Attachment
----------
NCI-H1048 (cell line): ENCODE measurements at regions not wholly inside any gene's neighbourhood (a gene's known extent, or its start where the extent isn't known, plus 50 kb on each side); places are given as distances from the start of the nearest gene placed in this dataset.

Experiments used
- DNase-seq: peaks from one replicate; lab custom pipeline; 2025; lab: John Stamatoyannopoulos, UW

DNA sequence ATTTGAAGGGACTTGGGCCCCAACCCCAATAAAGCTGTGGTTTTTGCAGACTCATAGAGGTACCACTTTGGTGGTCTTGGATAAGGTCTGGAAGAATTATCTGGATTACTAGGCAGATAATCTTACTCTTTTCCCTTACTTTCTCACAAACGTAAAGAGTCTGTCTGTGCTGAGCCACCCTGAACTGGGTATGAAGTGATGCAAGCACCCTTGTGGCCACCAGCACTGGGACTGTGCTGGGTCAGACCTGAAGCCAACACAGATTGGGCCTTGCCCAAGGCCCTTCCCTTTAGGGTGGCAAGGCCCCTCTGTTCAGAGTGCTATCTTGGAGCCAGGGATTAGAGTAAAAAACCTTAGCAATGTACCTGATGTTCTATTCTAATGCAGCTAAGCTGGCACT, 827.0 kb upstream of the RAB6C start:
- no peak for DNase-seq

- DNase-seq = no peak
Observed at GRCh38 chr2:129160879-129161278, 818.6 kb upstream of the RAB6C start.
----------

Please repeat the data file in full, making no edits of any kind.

NCI-H1048 (cell line): ENCODE measurements at regions not wholly inside any gene's neighbourhood (a gene's known extent, or its start where the extent isn't known, plus 50 kb on each side); places are given as distances from the start of the nearest gene placed in this dataset.

Experiments used
- DNase-seq: peaks from one replicate; lab custom pipeline; 2025; lab: John Stamatoyannopoulos, UW

DNA sequence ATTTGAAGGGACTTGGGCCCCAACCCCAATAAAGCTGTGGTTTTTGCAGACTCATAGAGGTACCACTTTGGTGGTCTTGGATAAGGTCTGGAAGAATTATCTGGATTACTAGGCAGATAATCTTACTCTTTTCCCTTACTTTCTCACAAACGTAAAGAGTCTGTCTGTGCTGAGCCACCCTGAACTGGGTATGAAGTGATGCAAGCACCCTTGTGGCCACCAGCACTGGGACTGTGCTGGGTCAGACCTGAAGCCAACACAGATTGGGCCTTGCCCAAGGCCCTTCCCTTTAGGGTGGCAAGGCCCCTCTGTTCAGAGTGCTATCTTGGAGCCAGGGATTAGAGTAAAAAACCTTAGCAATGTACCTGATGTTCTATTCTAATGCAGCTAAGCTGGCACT, 827.0 kb upstream of the RAB6C start:
- no peak for DNase-seq

- DNase-seq = no peak
Observed at GRCh38 chr2:129160879-129161278, 818.6 kb upstream of the RAB6C start.